Dysthymia Case Study

807 Words 4 Pages
“Dysthymia is an under-diagnosed mood spectrum disorder that is almost as common as major depression and, if left untreated, has a chronic course which can impact negatively on a patient’s quality of life” (Moch, 2011). Dysthymic disorder is a milder, more chronic form of depression that usually has an early onset, such as in childhood or adolescence, and last at least two years in length for adults and one year in length for children (Knippa, 2011). There are two forms of this disorder. Acute onset is when symptoms appear before the age of twenty one. In late onset, symptoms appear after the age of twenty one and are usually in response to some kind of event (Moch, 2011). The difference in dysthymic disorder and major depression is that …show more content…
In clients with dysthymic disorder symptoms of depression are in their everyday lives. People with this disorder have never had a major depressive episode and they do not show any signs of manic behavior. People with this disorder have an ongoing struggle with the symptoms associated with dysthymic disorder throughout their lifetime. The person with dysthymic disorder often has a pessimistic attitude due to their feelings of emptiness, inadequacy, and failure in life. This client is often ineffective at coping with loss. These people may resort to substance abuse, shopping sprees, acting-out, or sexual promiscuity to escape the mental pain associated with this disorder because they are unable to cope with their ongoing feelings of despair. Their feelings of hopelessness can lead to thoughts of …show more content…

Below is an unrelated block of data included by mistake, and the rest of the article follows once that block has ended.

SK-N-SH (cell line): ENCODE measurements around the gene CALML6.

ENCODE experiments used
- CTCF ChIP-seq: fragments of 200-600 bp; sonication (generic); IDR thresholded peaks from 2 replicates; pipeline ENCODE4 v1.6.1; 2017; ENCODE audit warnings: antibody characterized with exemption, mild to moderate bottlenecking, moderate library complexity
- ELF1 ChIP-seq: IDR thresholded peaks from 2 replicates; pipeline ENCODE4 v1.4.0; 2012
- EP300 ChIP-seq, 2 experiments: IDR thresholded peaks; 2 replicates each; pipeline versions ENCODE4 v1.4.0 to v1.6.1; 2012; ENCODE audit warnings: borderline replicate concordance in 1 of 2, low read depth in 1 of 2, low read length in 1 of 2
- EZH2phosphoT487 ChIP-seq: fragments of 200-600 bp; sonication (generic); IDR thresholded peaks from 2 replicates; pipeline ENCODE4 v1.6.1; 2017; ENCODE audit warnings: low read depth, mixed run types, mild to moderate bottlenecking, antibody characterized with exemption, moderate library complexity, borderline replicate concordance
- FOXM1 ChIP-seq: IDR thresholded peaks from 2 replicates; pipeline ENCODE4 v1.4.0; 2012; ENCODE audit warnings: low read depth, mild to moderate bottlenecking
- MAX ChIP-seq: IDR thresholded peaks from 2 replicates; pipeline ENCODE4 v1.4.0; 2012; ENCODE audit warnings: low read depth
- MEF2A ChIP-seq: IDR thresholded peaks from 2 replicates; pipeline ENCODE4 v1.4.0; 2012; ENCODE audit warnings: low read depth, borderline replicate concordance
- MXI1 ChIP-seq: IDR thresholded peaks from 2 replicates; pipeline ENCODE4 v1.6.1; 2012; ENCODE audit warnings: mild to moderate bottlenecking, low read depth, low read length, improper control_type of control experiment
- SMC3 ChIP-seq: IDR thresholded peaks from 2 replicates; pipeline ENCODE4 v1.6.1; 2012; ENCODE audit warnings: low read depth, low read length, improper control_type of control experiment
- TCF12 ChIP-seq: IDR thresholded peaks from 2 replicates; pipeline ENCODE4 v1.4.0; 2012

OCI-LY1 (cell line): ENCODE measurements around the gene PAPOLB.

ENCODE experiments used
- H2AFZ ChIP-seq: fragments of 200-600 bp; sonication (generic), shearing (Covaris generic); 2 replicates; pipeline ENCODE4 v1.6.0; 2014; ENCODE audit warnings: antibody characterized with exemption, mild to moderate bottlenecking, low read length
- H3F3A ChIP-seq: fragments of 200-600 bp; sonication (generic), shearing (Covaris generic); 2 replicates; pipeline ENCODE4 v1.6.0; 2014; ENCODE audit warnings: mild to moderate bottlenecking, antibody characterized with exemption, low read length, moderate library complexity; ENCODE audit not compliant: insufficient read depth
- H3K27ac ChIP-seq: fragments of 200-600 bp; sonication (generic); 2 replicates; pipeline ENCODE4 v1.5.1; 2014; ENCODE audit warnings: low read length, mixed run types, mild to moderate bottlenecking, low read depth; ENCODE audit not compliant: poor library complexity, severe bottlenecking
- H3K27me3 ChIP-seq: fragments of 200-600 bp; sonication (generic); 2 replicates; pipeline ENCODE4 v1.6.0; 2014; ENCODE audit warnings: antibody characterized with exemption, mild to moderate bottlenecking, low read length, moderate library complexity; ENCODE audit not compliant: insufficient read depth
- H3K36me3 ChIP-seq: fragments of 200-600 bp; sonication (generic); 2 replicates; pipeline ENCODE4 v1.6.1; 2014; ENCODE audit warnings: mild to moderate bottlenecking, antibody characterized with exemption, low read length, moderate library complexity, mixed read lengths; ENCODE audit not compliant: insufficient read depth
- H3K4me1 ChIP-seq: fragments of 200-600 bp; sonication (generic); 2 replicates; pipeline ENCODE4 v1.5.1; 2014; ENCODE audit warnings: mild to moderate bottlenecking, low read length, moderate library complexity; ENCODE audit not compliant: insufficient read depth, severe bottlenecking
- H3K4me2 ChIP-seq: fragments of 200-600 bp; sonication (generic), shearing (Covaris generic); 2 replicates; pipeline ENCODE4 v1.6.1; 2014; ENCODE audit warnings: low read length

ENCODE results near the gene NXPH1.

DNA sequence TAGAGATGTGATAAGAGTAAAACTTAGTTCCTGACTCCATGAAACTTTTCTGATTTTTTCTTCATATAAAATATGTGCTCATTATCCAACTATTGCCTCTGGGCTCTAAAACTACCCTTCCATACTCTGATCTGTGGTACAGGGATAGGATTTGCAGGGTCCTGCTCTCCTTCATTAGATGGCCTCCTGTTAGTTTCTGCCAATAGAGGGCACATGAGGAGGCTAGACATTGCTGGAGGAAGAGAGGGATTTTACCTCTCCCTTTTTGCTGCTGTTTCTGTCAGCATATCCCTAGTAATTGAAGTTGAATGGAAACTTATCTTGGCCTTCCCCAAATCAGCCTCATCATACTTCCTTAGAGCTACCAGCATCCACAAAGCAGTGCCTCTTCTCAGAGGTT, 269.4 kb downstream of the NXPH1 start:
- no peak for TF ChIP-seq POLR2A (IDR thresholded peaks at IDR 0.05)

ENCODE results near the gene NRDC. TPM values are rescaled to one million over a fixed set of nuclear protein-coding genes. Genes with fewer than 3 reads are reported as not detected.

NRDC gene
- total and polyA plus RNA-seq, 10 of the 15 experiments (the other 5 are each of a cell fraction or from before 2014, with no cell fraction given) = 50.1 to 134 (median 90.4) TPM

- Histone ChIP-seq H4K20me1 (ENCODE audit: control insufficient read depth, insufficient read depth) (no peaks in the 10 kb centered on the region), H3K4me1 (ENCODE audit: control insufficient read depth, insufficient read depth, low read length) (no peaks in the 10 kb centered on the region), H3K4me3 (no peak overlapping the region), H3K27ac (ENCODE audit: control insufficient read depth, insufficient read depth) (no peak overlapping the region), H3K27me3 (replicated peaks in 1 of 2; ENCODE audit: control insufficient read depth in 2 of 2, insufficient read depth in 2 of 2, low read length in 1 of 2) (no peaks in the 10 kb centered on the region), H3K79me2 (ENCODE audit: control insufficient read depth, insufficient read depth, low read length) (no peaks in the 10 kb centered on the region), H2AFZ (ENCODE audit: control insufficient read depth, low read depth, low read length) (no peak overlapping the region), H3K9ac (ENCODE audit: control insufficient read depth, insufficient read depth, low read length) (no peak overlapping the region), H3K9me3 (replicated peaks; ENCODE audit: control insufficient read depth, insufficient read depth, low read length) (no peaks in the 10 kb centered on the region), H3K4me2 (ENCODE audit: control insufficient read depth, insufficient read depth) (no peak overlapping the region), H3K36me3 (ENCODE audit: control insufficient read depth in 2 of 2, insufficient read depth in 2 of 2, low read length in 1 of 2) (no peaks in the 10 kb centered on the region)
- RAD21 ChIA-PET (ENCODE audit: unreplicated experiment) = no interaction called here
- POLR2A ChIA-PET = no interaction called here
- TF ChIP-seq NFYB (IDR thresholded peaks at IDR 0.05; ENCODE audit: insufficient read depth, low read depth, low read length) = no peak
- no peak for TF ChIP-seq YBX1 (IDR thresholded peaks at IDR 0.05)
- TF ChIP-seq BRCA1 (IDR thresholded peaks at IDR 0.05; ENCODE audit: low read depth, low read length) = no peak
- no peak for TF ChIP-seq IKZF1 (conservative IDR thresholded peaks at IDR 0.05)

These nonpharmacologic therapies require time and dedication to be successful. They usually require weekly appointments for at least six months. Cognitive therapy identifies, interrupts, and corrects negative thought patterns which promote a self-reinforced critical mindset. Behavioral therapy introduces alternate, positive actions in order to put an end to learned helplessness, effects of stress, and deficient social skills. Interpersonal therapy develops sensitivity to social roles and provides techniques for dealing with separation, losses, and disputes (Moch,

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